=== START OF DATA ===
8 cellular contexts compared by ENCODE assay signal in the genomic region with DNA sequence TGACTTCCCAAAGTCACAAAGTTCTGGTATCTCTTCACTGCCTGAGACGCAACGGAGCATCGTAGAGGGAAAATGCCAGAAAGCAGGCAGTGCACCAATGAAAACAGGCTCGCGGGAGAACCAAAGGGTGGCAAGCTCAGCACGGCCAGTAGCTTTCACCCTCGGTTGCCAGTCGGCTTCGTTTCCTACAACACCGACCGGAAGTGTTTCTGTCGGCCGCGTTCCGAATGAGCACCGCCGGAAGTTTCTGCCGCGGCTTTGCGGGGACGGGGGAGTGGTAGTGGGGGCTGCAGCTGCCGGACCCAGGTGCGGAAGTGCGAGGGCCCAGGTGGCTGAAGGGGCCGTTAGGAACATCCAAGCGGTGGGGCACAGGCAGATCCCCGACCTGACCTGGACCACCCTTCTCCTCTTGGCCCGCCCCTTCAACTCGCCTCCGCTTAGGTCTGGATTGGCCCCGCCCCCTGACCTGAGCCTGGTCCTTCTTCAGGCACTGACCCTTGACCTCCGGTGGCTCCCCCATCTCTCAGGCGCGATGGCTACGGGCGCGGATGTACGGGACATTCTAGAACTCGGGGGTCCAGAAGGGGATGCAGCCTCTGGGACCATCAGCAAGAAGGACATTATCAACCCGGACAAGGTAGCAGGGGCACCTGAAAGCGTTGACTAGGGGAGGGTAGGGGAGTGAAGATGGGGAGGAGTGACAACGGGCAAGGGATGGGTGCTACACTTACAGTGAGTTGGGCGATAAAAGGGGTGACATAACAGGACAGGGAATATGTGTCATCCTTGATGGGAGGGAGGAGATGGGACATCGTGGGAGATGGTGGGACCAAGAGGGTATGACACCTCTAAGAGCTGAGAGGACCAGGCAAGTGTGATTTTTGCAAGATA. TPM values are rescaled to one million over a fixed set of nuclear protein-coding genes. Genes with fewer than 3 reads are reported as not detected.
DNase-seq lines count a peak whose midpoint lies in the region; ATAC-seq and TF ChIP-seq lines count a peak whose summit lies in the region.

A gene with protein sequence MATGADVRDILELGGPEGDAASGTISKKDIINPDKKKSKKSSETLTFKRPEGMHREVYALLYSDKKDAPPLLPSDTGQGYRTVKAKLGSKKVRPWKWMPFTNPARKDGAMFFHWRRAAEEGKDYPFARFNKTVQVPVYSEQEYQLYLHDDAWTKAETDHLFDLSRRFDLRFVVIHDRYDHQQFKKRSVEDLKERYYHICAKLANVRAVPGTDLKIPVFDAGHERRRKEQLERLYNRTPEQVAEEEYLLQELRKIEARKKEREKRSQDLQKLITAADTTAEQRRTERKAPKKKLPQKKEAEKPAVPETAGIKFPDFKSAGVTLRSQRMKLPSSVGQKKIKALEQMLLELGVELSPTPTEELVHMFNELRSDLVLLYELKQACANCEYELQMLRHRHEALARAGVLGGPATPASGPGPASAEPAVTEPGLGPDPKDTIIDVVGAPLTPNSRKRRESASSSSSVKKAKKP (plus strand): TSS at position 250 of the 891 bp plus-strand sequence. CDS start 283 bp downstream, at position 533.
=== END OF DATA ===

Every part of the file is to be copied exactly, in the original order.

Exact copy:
8 cellular contexts compared by ENCODE assay signal in the genomic region with DNA sequence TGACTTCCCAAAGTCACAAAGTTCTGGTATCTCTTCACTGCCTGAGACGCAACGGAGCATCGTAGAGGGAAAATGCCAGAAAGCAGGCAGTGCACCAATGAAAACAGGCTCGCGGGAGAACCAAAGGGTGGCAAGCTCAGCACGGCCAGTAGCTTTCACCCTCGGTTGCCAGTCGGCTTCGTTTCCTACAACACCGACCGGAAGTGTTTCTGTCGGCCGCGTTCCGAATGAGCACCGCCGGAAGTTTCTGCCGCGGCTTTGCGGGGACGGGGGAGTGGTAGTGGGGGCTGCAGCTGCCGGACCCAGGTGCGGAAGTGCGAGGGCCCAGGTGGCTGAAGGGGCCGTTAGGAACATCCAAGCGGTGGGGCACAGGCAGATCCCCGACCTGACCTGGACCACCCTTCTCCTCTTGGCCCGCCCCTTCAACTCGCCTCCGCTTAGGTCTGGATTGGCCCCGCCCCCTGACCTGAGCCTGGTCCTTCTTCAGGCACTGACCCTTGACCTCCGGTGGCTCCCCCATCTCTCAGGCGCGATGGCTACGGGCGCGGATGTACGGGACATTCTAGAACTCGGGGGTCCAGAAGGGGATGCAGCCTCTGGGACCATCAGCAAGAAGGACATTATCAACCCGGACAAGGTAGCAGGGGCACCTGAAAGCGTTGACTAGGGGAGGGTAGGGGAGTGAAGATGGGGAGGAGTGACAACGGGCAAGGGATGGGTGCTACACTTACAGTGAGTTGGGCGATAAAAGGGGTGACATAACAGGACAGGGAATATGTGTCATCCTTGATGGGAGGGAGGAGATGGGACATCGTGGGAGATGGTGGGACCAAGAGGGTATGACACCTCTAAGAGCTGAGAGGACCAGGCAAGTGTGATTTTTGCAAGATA. TPM values are rescaled to one million over a fixed set of nuclear protein-coding genes. Genes with fewer than 3 reads are reported as not detected.
DNase-seq lines count a peak whose midpoint lies in the region; ATAC-seq and TF ChIP-seq lines count a peak whose summit lies in the region.

A gene with protein sequence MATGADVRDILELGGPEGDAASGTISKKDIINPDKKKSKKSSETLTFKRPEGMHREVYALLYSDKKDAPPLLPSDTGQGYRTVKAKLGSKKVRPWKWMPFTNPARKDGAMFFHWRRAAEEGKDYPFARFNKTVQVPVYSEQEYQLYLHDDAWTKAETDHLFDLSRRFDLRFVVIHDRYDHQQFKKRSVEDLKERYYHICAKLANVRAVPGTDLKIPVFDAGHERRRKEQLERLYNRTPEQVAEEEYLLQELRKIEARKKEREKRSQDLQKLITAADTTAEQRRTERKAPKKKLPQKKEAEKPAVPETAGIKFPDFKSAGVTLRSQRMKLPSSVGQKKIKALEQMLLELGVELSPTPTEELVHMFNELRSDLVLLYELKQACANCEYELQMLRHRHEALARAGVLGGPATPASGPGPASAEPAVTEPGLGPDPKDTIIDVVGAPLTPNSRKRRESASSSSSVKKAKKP (plus strand): TSS at position 250 of the 891 bp plus-strand sequence. CDS start 283 bp downstream, at position 533.